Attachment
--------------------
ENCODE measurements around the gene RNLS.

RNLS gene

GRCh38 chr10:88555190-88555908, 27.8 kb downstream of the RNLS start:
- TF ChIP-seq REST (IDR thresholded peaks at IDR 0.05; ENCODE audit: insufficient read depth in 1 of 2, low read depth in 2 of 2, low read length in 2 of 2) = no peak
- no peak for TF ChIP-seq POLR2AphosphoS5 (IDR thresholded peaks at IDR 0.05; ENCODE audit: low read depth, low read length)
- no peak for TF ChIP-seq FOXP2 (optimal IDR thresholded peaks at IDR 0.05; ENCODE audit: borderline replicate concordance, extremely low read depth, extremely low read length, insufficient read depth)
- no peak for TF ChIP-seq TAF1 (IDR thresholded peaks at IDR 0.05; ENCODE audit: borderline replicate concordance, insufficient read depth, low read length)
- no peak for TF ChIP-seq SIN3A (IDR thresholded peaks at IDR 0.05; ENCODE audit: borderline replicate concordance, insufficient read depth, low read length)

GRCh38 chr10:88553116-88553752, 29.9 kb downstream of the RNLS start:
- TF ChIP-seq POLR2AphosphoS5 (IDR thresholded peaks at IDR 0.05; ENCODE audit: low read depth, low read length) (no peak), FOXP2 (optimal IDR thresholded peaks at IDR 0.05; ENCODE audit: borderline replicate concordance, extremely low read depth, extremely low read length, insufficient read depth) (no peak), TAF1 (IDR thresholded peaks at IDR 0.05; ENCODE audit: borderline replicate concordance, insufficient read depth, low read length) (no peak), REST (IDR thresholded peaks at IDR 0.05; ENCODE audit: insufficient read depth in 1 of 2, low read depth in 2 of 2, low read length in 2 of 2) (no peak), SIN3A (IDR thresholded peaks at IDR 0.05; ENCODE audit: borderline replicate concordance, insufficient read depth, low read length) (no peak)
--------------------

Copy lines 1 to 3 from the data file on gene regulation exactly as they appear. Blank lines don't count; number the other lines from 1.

ENCODE measurements around the gene RNLS.

RNLS gene

GRCh38 chr10:88555190-88555908, 27.8 kb downstream of the RNLS start: